Live in abundance, friends!

Kristen

Tweetable

Everyone’s Going to Prom but Me – @kjhogrefe (Click to Tweet)

 

Dear Student Me: A Thirty-Something’s View on College

The last two months have been a blur with the wedding, honeymoon, speaking event, and travel. In addition, I also started a summer college class for my teaching re-certification, because that’s just how the timing worked out. But when is life not busy?

However, I’m making the best of the course about technology in education, which is actually quite interesting. Besides, having a student ID again has its perks. Who knew I’d be claiming student discounts at thirty-something?

In all seriousness, though, this going-back-to-school experience has shed a new perspective on college that, if I could, I’d share with my teen- and twenty-something self. Maybe you’re in college or know someone who is. If so, I hope these thoughts will be encouraging to you.

Be less of a perfectionist.

Hands down, I struggled with perfectionism in college. I remember crying on the sidewalk outside my history class because I scored an 88 on a test. I did all the bonus essays in speech class to get my grade to an A. I even volunteered to do most of the work in group projects because I didn’t trust the other members to do the work right. (They were usually very happy about this arrangement.)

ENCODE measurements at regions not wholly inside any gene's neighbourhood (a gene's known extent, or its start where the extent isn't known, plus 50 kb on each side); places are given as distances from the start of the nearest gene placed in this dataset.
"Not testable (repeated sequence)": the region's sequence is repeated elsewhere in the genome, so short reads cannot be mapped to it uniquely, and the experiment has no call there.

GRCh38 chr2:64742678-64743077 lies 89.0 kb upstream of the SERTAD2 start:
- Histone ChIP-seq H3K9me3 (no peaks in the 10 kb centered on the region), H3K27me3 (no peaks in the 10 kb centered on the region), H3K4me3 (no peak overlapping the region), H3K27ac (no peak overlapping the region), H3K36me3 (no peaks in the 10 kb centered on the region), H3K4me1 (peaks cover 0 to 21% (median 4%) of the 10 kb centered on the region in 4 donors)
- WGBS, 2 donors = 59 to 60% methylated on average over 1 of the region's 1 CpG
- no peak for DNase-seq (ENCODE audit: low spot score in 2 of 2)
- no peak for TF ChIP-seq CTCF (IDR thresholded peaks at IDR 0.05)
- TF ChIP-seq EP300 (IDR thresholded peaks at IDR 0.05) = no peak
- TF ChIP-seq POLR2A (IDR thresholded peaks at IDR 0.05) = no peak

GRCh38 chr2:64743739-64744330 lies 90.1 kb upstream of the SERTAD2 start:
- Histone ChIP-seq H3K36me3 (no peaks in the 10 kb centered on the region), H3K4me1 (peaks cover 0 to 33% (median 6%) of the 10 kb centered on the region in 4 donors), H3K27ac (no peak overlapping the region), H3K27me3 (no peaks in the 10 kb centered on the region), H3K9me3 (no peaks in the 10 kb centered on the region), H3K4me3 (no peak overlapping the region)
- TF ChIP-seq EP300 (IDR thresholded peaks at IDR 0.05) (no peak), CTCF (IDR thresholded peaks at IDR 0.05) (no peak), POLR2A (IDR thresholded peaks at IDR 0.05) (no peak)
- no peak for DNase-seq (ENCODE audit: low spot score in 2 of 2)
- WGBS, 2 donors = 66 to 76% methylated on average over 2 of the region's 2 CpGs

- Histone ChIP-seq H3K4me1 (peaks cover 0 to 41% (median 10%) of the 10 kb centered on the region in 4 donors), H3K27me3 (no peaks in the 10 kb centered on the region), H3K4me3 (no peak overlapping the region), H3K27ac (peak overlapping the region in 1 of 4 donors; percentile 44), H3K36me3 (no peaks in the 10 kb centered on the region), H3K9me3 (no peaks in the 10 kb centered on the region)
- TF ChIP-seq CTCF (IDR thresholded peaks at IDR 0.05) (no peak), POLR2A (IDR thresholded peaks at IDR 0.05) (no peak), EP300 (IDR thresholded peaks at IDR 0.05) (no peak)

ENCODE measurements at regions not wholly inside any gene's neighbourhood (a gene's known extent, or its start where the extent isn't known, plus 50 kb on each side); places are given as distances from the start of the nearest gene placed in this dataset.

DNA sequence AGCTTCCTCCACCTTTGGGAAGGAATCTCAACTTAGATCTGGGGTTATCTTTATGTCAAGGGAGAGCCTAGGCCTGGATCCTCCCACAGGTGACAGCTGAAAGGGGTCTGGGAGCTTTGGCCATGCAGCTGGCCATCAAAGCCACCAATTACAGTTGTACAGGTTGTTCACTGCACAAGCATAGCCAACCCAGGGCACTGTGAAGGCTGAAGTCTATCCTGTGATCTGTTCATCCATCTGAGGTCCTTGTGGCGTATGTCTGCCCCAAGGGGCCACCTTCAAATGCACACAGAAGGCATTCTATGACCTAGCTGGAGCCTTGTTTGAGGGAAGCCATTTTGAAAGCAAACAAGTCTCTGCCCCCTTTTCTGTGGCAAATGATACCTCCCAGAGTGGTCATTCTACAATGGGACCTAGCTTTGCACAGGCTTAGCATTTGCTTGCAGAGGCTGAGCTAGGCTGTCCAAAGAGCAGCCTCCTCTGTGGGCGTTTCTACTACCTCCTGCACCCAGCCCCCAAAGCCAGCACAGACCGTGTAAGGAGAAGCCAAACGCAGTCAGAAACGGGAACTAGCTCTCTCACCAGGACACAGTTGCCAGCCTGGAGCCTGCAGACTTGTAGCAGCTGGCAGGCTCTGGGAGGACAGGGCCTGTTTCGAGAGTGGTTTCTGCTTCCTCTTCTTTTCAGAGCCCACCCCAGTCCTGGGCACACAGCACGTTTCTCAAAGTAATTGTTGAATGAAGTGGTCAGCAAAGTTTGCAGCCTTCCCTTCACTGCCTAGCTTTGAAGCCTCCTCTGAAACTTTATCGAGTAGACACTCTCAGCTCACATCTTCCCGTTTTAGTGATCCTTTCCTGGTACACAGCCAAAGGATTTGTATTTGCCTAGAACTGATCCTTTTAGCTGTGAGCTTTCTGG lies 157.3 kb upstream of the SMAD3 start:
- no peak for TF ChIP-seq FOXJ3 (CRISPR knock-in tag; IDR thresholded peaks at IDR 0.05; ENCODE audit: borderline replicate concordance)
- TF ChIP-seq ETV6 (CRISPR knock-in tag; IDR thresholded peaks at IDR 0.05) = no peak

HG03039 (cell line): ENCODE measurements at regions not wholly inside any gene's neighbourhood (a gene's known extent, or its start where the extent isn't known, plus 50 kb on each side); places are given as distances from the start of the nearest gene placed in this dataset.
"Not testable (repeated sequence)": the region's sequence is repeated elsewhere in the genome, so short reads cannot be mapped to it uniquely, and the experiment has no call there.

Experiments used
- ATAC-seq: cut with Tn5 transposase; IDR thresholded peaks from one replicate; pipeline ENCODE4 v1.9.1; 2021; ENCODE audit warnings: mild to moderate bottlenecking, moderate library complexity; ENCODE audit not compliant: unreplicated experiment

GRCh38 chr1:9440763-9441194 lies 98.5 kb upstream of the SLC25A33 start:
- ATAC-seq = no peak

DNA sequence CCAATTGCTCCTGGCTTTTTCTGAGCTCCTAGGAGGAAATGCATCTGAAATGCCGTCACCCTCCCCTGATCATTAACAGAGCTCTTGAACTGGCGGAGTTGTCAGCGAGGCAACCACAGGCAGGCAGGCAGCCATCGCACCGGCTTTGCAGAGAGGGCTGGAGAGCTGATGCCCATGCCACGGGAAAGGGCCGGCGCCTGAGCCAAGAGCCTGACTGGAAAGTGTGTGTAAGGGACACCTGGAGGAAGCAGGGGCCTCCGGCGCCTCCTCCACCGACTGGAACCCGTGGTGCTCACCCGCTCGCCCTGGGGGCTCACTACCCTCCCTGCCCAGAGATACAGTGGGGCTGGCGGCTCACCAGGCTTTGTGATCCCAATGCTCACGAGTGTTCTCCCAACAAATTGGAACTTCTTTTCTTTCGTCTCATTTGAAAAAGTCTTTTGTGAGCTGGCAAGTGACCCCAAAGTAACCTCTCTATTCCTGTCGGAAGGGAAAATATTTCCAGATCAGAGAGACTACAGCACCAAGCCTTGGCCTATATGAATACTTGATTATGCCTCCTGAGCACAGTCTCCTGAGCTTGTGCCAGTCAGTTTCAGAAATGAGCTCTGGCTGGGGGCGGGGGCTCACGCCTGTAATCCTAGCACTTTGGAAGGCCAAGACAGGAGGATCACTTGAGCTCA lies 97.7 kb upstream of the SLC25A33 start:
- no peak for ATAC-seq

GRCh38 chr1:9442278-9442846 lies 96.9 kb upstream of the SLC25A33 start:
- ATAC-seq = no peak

While I’m proud to have graduated Summa Cum Laude, I wish I could have told my younger self to be less hard on myself. I still strongly believe in the importance of doing my best work, because the Bible says, “Whatever your hand finds to do, do it with your might.” (Ecclesiastes 9:10, NKJV)

However, no where does the Bible praise perfectionism. When I spoke with the ladies of Connersville Baptist Temple in May, we looked at Martha as an example of someone whose well-meaning expectations almost stole from her something far better. She wanted to be the perfect hostess, but that’s not what Jesus cared about. He cared about her heart. Listening to what He had to say was more important.

“… Martha, Martha, you are worried and troubled about many things. But one thing is needed, and Mary has chosen that good part, which will not be taken away from her.” (Luke 10:41-42)

Maybe we perfectionists mean well, but we miss the mark and often life’s greater blessings.